We are grateful to you and others who responded to our Call for Evidence for the time and effort you put into your submission. The evidence we received has been invaluable in helping develop the measures necessary to effectively combat SLAPPs. We appreciate your work in highlighting and countering the ever-expanding threat that SLAPPs represent.

Sincerely,

Ministry of Justice SLAPPs Policy Team”

[My highlighting in bold]

I read this with great satisfaction. The MoJ’s comments support the line the NYE has consistently taken on this type of harassment of journalists.

It is essential that the police and public bodies are held to account by journalists. It must be in the public interest that public servants will no longer be able to siphon off public funds to harass journalists for their own personal best interests.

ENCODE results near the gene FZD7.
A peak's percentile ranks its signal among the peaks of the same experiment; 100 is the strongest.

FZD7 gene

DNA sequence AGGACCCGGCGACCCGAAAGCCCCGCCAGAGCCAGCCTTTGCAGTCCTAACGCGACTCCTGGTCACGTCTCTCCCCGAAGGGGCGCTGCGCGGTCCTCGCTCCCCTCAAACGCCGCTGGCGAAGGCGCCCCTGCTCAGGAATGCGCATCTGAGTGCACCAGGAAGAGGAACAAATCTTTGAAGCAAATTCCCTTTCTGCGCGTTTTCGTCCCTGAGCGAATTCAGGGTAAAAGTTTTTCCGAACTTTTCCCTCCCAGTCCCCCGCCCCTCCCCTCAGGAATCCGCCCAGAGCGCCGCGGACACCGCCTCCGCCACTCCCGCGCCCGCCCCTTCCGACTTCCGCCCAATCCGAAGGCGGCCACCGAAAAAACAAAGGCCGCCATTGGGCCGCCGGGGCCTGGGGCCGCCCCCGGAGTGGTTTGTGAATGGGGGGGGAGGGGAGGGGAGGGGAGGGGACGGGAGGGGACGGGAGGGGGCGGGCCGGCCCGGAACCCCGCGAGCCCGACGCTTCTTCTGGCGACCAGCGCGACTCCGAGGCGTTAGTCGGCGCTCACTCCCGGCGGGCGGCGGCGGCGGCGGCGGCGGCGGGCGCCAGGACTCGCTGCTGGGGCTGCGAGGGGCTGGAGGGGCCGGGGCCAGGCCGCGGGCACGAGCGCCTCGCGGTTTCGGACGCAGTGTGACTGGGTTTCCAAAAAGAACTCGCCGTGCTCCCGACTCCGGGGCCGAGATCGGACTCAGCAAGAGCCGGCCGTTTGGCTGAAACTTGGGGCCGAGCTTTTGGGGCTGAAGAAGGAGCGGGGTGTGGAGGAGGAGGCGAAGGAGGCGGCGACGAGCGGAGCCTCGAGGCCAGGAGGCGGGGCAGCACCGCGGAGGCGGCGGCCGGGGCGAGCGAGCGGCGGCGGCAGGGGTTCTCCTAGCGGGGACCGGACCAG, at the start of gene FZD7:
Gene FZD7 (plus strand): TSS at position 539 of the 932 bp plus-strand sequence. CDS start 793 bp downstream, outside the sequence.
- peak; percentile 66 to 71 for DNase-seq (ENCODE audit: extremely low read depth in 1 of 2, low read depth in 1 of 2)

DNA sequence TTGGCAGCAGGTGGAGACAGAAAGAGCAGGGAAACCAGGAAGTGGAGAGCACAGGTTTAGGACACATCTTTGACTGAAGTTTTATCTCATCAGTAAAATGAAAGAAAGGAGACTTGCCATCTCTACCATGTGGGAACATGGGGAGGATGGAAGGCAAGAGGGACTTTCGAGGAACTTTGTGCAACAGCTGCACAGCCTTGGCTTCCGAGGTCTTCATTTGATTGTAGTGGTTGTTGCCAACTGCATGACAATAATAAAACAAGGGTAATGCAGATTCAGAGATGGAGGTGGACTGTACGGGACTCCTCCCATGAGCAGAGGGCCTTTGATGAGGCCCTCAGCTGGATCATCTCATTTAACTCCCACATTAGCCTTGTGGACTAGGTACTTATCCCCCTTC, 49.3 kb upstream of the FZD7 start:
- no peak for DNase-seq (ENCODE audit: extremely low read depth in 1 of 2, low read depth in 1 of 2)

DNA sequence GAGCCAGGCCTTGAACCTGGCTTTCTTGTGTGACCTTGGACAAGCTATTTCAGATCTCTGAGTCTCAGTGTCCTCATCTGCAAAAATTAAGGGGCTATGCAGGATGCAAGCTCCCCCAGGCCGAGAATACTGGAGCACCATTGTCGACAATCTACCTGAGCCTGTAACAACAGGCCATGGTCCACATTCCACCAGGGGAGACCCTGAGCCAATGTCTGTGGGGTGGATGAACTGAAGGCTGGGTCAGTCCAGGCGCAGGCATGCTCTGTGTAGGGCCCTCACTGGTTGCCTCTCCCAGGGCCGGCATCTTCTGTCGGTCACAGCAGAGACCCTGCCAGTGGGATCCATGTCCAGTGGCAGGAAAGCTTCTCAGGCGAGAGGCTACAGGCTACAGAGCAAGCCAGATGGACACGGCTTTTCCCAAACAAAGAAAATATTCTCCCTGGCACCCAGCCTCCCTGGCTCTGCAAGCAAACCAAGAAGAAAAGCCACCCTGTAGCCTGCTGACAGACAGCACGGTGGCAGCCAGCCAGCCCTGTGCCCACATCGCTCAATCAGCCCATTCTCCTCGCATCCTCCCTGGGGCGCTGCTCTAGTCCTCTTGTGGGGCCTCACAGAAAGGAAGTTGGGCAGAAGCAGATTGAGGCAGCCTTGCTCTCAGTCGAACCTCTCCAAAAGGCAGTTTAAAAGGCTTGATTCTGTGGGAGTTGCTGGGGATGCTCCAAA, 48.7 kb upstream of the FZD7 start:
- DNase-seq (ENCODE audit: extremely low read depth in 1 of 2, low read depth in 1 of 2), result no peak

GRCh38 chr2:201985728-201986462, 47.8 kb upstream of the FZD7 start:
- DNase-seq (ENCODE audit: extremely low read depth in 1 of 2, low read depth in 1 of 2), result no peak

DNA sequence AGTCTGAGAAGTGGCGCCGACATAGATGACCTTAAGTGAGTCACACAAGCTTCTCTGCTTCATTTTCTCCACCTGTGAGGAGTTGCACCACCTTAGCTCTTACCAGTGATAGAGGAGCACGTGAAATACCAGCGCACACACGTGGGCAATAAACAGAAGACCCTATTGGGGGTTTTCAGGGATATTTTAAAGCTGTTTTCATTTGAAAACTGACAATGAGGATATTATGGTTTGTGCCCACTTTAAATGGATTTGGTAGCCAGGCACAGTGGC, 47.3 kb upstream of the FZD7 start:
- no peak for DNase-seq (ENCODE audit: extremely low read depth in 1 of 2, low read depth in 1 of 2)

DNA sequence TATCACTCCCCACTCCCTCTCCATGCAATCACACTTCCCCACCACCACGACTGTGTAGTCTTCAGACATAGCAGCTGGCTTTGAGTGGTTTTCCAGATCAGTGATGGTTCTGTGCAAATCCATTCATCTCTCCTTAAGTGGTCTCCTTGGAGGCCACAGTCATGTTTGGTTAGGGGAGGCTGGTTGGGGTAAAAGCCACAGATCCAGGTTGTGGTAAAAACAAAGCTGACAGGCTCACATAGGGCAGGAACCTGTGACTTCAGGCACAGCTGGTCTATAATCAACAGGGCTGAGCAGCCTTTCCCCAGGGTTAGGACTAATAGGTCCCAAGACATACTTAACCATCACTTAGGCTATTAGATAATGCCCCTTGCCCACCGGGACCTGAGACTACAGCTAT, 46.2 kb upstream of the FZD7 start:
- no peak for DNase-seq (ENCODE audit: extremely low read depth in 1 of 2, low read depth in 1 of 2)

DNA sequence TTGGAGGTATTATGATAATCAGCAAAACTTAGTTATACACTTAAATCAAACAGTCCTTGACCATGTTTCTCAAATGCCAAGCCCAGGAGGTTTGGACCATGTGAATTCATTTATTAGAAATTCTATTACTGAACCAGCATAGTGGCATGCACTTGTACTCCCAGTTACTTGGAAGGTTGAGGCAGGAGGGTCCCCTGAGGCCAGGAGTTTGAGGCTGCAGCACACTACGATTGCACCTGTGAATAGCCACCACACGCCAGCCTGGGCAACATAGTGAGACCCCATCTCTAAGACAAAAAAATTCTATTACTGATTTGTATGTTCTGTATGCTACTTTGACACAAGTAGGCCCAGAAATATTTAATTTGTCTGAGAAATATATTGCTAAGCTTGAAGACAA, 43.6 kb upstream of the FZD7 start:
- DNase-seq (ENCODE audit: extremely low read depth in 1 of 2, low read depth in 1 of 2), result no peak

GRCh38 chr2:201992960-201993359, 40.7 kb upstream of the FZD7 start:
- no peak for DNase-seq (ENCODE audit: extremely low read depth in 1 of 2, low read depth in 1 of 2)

The period when I was under SLAPP attack by SBC and NYP was the most stressful in my life. Hopefully the MoJ reforms outlined above will prevent the use of SLAPPs and prevent any other journalist from having to go through the hell that “The Whitby Four” had to endure for exposing child abuse and police corruption and criticising public bodies.


Right of Reply

Chief Constable Winward, Police Fire & Crime Commissioner Metcalfe, and solicitors Ms Xante Tait, Ms Jane Wintermeyer Mr Simon Dennis and Mrs Lisa Dixon were all provided with a draft copy of this article and given the opportunity to comment.

If you are mentioned in this article and do not agree with the views expressed in it, or if you wish to correct any factual inaccuracy, please let me know using the letters@nyenquirer.uk email address and your views and a correction will be published if appropriate.